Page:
When I was young, my mother sent me outside and I would spend HOURS swinging. I would sing, I would close my eyes to surprise myself by how high I’d gone and as I got bigger I’d challenge myself by jumping off at the highest point.
Swinging does so many good things for sensory motor development that listing them all would make an unwieldy run-on sentence. Strength building, improving coordination, organizing the body and mind are just a few features. The full list of benefits are listed below.
The great thing about swinging is that it can be enjoyed at any age. From the infant swing, toddler seat to the old fashioned wood plank roped over a giant tree limb; even most grown-ups will find themselves enjoying the sensation of swinging!
- Helps the body become comfortable to a new kind of movement.
- Helps the eyes to learn how to see the world while moving around.
- Rapid swinging, increases the alertness of the individual.
- Slow swinging relaxes and clams the body.
- When engaging with the caretaker in front of the swing, opportunities for eye contact, language and simple motor planning occur.
- Holding onto the ropes strengthens the hand muscles.
- Keeping upright while swinging strengthens neck and core muscles.
Directions for the swinging experience at each age:
1. Swings are generally used to soothe the infant.
2. Talking or singing softly will provide a nice coupling of sounds (auditory input) with motion (swinging back and forth).
3. Placing some tactile type object will provide the opportunity for tactile exploration, thereby activating another sense (the tactile or touch system).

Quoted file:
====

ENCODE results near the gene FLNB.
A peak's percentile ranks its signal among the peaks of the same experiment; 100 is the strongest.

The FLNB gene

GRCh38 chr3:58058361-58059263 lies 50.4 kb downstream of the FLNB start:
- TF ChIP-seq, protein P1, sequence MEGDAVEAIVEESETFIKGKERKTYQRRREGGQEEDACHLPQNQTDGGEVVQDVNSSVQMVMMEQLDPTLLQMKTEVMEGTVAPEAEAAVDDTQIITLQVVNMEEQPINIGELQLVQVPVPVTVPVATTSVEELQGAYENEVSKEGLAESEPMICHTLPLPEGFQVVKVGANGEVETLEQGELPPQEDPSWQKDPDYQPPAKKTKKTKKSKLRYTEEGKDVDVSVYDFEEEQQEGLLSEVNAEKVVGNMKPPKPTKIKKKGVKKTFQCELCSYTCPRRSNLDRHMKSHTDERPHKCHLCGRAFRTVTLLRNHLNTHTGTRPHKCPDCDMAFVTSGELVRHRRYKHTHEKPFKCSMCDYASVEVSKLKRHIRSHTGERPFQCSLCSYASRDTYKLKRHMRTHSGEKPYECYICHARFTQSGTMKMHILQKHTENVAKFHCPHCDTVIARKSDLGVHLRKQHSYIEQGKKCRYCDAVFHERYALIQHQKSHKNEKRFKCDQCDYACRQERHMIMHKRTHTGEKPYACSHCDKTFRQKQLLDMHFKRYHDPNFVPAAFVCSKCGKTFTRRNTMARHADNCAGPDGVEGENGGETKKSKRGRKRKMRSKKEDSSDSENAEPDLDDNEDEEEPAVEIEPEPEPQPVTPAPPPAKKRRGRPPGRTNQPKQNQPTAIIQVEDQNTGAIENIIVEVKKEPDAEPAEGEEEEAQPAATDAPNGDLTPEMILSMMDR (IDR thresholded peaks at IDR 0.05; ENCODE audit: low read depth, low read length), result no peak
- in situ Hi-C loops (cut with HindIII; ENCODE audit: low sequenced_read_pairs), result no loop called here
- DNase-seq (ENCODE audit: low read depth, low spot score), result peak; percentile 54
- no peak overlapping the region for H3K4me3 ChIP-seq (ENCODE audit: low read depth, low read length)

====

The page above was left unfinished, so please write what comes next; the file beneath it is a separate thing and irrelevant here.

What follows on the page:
1. Once the baby can sit fairly well, a very supportive swing can be used.
2. Speed and force of movement should be carefully calibrated based on how well the child can maintain an upright position and tolerate the swinging motion. If the baby looks fearful, slow it down. If fear remains, take the baby out with cuddles and congratulations for being so brave!
3. Getting used to the swinging motion takes a lot of work. The baby can poop out quickly!
1. The toddler should be able to sit upright and hold onto the swing fairly well, so increased speed and force can be introduced.
2. Stand in front of the child so you can see the facial expression to determine the child’s comfort level. This also provides the opportunity for eye contact and more engagement.
3. Mix it up: grab the child’s feet for a moment and get the visual attention while saying some diddy such as “Are you ready, are your ready, are you READY TO GO!” That way the child can associate the words with the movement. This becomes a much more active experience for both child and caretaker. The child also feels in more control of the process.
- Some children are fearful or uncomfortable with the motion of swinging. They may have very sensitive vestibular systems. Introduce swinging by holding the child first and keep the swinging sessions short until the child begins to love the motion.
- Some children do not have the core strength to keep their bodies positioned correctly. For infants, be sure the head is supported adequately. For older babies, if sitting up remains a concern, be sure to add more tummy time activities to the daily schedule.
On More Thought:
Swinging is a fabulous cardio and muscle building exercise. It provides organizing vestibular stimulation. It is a chance to go outside and get some Vitamin D. It burns calories. The electronics are off. Why don’t we all go find a swing right now!